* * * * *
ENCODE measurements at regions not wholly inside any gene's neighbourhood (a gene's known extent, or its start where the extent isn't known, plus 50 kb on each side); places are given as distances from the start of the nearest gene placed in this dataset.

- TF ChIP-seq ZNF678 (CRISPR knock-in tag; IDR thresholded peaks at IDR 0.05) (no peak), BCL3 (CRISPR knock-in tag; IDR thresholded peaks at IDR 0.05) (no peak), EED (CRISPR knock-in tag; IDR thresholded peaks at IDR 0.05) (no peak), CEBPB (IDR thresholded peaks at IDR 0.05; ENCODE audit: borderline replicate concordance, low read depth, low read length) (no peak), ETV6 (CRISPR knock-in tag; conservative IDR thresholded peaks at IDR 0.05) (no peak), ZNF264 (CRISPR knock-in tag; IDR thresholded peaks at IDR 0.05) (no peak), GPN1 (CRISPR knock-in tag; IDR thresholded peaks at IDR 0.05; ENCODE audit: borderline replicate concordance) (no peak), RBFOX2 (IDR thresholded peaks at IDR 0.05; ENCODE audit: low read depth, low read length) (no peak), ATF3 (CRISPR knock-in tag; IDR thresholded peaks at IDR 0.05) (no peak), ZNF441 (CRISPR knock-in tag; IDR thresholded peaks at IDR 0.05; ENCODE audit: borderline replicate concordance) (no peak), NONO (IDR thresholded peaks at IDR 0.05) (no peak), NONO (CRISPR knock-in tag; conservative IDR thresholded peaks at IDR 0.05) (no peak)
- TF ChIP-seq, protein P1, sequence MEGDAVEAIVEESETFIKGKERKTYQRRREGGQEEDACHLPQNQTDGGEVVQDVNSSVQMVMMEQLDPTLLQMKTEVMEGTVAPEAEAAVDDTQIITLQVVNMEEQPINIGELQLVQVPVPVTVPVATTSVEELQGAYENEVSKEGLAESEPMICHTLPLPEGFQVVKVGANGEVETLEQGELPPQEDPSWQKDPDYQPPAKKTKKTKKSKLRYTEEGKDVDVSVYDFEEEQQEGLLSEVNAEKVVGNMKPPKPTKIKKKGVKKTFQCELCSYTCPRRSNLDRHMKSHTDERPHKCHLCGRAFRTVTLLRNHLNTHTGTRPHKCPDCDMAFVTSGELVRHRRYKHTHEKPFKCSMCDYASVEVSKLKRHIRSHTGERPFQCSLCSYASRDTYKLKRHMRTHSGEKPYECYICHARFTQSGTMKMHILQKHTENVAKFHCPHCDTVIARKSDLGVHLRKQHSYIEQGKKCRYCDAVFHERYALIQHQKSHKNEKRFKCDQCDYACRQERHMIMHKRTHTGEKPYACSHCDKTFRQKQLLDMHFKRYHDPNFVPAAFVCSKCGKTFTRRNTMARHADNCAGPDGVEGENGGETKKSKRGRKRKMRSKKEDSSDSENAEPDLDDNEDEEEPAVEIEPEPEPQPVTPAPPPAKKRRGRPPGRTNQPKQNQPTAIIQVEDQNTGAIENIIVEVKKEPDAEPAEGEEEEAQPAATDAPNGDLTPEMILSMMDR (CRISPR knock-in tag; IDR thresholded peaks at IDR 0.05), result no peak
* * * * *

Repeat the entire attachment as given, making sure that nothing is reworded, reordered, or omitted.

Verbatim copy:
ENCODE measurements at regions not wholly inside any gene's neighbourhood (a gene's known extent, or its start where the extent isn't known, plus 50 kb on each side); places are given as distances from the start of the nearest gene placed in this dataset.

- TF ChIP-seq ZNF678 (CRISPR knock-in tag; IDR thresholded peaks at IDR 0.05) (no peak), BCL3 (CRISPR knock-in tag; IDR thresholded peaks at IDR 0.05) (no peak), EED (CRISPR knock-in tag; IDR thresholded peaks at IDR 0.05) (no peak), CEBPB (IDR thresholded peaks at IDR 0.05; ENCODE audit: borderline replicate concordance, low read depth, low read length) (no peak), ETV6 (CRISPR knock-in tag; conservative IDR thresholded peaks at IDR 0.05) (no peak), ZNF264 (CRISPR knock-in tag; IDR thresholded peaks at IDR 0.05) (no peak), GPN1 (CRISPR knock-in tag; IDR thresholded peaks at IDR 0.05; ENCODE audit: borderline replicate concordance) (no peak), RBFOX2 (IDR thresholded peaks at IDR 0.05; ENCODE audit: low read depth, low read length) (no peak), ATF3 (CRISPR knock-in tag; IDR thresholded peaks at IDR 0.05) (no peak), ZNF441 (CRISPR knock-in tag; IDR thresholded peaks at IDR 0.05; ENCODE audit: borderline replicate concordance) (no peak), NONO (IDR thresholded peaks at IDR 0.05) (no peak), NONO (CRISPR knock-in tag; conservative IDR thresholded peaks at IDR 0.05) (no peak)
- TF ChIP-seq, protein P1, sequence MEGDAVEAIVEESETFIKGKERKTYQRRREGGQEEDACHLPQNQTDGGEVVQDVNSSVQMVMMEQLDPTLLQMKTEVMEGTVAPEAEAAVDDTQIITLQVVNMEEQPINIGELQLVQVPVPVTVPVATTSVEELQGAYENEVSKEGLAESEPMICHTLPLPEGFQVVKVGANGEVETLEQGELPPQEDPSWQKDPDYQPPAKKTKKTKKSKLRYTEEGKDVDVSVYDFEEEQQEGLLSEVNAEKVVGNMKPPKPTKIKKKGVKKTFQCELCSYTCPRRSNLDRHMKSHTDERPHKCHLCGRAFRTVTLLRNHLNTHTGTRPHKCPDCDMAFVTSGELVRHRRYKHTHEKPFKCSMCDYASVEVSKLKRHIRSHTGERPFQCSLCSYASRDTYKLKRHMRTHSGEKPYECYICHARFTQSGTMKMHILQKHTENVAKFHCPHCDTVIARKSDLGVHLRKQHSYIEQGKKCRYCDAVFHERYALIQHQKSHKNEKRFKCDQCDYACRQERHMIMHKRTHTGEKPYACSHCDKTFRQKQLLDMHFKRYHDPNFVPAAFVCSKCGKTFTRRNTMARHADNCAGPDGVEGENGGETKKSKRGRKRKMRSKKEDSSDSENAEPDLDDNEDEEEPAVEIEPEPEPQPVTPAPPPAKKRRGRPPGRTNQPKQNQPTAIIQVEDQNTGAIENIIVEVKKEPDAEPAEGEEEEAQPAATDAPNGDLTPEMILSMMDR (CRISPR knock-in tag; IDR thresholded peaks at IDR 0.05), result no peak